about life imitating simulacra. Calham had been right about me being
obsessed with postmodernism.
"Are you sure..?"
His question didn't make any sense to me. I was still thinking about
dinner and how surreal it had been. It felt like an enactment of one of
those letters in women's magazines, where the author gushes about how
perfect her boyfriend is and how perfect their relationship is and how
perfect it made life, and how everyone should just have faith and
patience. But now as I walked into the cleansing London air, my mood had gone sour. I
wanted something more. Something I couldn't quite describe. Perfection
couldn't be so easy.
"My coat. Are you sure you don't want it? Pause. "Allie, are you okay?"
"Oh, I'm sure. Thanks."
I casually ignored the latter half of the question. In truth, I was very
cold. I crossed my arms, rubbing my palms on them to produce some
warmth. It wasn't a very cold night, but the wind was murderous. It forced my
previously obedient hair from one side of my face to the other. I tossed my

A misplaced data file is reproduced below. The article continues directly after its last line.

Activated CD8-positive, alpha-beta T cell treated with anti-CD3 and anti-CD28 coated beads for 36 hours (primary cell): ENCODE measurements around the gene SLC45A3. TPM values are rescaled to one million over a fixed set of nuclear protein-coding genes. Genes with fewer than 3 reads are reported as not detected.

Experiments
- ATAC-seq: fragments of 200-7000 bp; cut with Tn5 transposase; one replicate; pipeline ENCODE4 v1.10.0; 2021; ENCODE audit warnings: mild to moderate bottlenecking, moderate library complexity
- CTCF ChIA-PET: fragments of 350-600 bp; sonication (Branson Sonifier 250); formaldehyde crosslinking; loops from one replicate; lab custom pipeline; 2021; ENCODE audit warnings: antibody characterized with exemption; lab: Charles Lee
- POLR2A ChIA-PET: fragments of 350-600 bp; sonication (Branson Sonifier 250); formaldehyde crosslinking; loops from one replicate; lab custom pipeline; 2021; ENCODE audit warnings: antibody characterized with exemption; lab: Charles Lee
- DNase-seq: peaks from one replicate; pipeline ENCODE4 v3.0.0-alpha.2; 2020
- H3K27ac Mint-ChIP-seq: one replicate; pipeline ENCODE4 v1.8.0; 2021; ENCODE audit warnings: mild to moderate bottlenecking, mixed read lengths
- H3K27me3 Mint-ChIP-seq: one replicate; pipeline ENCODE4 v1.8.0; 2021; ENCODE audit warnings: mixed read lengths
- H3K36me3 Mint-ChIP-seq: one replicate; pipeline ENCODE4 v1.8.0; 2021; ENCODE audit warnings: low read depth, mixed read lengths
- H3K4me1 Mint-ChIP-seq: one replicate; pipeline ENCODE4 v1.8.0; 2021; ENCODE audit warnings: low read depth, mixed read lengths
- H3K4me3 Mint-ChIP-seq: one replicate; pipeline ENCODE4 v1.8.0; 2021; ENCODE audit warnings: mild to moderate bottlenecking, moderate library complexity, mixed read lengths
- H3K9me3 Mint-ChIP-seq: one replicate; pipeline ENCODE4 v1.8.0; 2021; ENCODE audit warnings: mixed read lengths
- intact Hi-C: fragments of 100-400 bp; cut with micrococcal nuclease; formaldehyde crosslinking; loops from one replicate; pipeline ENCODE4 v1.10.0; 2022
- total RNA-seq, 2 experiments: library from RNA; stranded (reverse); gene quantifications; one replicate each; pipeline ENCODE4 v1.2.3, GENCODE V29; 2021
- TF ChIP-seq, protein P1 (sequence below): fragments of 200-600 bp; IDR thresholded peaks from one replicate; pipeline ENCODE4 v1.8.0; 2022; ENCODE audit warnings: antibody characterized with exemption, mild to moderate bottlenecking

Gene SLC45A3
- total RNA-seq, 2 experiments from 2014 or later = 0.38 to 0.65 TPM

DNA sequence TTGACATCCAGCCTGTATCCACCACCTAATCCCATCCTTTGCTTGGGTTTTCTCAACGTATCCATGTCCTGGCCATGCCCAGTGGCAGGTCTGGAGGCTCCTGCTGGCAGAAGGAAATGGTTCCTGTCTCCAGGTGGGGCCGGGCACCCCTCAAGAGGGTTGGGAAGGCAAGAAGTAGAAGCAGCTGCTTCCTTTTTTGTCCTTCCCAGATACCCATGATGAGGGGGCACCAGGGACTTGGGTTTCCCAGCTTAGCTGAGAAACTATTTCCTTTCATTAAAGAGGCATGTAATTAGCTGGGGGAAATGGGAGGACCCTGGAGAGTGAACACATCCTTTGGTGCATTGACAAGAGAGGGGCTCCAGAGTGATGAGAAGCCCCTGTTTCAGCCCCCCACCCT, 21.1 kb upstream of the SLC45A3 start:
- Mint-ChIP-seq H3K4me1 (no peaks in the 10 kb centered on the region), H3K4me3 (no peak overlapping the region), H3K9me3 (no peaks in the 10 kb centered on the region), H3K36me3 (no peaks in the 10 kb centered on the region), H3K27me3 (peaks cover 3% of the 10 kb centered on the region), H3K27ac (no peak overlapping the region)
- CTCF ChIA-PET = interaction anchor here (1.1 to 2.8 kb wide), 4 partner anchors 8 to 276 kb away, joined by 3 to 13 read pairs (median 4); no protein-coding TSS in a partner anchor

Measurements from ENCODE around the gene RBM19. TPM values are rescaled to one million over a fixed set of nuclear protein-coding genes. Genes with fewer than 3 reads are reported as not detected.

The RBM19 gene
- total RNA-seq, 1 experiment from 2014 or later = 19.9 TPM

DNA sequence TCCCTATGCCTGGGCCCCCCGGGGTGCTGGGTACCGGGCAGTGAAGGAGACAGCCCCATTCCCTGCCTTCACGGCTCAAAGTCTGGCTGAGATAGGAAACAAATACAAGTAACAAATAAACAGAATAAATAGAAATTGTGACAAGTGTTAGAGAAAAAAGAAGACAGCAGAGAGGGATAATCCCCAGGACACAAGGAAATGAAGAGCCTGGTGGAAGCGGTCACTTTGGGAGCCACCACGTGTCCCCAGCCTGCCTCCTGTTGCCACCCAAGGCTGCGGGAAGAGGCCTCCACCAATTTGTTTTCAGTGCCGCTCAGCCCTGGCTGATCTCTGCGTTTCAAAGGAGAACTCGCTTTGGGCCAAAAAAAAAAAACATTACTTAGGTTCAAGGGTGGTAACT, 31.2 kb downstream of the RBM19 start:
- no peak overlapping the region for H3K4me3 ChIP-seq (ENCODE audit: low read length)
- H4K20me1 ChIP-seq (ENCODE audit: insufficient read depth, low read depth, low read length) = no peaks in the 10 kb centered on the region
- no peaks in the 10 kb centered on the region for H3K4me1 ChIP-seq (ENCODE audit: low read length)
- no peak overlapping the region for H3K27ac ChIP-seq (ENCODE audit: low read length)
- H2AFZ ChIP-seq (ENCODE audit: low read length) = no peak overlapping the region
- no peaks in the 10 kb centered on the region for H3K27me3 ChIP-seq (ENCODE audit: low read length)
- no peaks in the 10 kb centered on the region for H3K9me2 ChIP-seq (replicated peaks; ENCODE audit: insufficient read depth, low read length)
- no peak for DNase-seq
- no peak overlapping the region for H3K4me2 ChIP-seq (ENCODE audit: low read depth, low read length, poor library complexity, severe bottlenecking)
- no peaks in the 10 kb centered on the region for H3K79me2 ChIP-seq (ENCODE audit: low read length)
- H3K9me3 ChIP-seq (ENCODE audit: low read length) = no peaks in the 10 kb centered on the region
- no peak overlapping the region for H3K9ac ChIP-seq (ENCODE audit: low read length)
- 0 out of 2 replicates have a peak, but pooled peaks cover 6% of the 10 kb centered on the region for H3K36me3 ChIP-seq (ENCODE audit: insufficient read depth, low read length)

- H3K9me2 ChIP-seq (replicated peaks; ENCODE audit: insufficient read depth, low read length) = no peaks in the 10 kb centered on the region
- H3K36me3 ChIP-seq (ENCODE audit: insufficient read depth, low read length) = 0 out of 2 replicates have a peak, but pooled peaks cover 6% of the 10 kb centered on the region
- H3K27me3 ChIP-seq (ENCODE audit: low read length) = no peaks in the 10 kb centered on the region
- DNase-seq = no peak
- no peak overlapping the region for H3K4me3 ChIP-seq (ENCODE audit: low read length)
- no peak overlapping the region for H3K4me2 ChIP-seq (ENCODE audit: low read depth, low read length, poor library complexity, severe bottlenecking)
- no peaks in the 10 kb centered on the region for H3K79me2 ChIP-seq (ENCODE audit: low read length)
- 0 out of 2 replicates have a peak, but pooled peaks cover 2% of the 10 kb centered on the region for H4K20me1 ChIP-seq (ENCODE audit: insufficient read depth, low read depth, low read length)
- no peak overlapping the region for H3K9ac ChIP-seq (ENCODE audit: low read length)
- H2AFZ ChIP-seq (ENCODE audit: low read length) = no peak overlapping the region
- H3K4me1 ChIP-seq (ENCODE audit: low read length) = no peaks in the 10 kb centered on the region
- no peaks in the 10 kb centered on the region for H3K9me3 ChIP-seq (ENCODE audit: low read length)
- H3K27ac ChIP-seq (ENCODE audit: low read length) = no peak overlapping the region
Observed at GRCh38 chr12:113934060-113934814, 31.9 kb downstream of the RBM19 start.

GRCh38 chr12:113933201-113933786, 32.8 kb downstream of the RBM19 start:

head to re-adjust without having to use my hands, and in the
process, brushed lightly against Calham's arm.
"You look so cute when you do that.."
Even though I couldn't see his face, I knew he was smiling. I stopped
walking, let the wind molest my hair, and looked up at him.
"Why'dju do it, Cal?"
"Kiss her. Why did you kiss her?"
"Whom. Not who. Who.. MMMM."
"I can't believe you're doing this..."
An alien sound escaped my lips. Laughter gone horribly wrong. Fangs had
sprouted from my subtly painted mouth as venom dripped frigidly. My
neck, my dress, my calves, my sandals, my toes, all tainted with grotesque
"I'm not doing anything...I..I don't know what you're talking
about, even. Honestly..." He put in hands in his pockets, nervously standing up on
his toes and then coming back down.
I started walking again, as fast as three-inch heeled, cruel sandals
would permit me to. Partly to escape the chill and partly to enhance the
drama of the ongoing situation. Calham ran a few steps to catch up with me.
"Listen to me...Slow down. I would tell y..."
"You know what? I don't fucking understand you. We were having a NICE
time, in a NICE restaurant, being fucking NICE to each other. And YOU...what
is wrong with you?"